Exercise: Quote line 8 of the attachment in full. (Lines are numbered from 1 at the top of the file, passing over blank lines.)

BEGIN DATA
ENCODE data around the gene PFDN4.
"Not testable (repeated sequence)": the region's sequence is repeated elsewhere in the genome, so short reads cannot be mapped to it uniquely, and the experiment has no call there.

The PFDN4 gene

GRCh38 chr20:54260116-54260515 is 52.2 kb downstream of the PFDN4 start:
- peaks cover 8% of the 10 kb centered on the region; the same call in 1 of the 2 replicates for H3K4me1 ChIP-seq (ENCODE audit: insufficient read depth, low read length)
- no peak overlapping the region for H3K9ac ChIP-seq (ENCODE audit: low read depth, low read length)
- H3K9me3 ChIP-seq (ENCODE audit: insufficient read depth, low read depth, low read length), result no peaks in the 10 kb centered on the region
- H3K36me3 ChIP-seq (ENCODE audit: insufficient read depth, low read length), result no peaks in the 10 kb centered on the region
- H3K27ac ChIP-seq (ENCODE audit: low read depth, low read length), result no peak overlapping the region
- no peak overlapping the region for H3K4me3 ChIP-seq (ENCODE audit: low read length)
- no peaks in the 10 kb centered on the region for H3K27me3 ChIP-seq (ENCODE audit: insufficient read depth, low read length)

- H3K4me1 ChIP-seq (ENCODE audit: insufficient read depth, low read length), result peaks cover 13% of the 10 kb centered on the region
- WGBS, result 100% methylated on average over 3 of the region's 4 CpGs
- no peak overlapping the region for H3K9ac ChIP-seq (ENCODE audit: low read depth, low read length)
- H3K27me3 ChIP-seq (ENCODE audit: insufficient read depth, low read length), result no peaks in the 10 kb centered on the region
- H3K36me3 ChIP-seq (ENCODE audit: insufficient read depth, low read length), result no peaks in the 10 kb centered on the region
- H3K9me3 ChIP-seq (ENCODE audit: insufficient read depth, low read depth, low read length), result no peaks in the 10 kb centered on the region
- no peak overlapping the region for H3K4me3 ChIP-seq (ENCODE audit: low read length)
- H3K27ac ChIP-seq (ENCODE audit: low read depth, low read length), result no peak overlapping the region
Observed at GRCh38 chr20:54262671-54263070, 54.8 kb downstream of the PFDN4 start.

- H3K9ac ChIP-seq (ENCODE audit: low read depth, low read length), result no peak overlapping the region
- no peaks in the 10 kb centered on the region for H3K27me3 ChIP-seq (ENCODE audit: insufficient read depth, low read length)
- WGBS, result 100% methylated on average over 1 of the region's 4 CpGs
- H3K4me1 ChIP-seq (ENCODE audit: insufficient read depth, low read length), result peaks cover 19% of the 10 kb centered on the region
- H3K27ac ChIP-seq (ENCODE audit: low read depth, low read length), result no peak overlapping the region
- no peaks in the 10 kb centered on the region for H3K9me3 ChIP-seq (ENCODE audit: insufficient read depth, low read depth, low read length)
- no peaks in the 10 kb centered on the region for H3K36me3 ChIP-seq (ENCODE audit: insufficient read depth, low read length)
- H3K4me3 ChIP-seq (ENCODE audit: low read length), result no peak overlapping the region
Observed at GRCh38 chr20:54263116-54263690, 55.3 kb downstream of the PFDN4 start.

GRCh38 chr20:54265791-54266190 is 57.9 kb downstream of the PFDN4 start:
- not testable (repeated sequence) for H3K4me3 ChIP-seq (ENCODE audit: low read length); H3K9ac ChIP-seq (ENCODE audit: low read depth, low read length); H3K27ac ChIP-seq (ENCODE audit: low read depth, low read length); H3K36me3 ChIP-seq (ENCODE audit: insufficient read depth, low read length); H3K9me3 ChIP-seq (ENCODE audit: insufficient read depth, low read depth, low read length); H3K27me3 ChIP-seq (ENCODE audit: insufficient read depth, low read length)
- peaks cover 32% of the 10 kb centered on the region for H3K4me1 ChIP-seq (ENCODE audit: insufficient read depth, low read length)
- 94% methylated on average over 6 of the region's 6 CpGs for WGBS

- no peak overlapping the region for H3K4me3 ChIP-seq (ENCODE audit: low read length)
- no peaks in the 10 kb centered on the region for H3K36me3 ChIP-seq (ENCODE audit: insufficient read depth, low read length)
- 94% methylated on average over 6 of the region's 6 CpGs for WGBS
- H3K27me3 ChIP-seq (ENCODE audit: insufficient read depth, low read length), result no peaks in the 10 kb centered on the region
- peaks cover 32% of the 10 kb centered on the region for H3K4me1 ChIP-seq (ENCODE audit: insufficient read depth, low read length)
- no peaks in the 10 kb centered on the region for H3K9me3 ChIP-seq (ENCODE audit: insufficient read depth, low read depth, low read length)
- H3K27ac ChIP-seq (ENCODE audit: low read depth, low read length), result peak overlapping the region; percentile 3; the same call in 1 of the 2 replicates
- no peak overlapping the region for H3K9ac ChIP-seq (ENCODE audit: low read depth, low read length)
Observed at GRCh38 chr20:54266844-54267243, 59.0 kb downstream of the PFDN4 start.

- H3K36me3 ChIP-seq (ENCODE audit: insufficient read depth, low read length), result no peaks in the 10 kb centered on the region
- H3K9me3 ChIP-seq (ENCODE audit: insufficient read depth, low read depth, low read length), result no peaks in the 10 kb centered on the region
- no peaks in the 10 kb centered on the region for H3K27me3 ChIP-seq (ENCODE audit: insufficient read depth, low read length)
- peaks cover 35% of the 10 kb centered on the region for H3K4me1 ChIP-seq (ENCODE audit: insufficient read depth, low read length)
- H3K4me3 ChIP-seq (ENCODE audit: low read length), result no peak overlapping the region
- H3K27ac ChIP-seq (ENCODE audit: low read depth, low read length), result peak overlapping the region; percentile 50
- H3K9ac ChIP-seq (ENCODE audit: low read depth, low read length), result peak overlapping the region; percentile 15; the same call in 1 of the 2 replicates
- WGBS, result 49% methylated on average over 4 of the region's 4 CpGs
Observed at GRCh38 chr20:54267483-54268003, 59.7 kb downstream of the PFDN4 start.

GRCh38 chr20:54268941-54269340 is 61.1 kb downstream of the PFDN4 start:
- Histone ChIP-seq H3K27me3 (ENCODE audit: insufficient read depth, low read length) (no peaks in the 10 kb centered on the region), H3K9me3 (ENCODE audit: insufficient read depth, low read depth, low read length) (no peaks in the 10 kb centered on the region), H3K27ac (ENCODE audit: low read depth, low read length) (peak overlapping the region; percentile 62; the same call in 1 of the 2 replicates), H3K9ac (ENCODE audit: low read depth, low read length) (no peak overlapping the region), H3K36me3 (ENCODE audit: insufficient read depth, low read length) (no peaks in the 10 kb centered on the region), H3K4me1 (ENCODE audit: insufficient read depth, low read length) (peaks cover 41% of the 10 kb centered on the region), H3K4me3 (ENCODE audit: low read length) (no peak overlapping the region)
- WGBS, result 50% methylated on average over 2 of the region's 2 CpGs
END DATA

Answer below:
- H3K36me3 ChIP-seq (ENCODE audit: insufficient read depth, low read length), result no peaks in the 10 kb centered on the region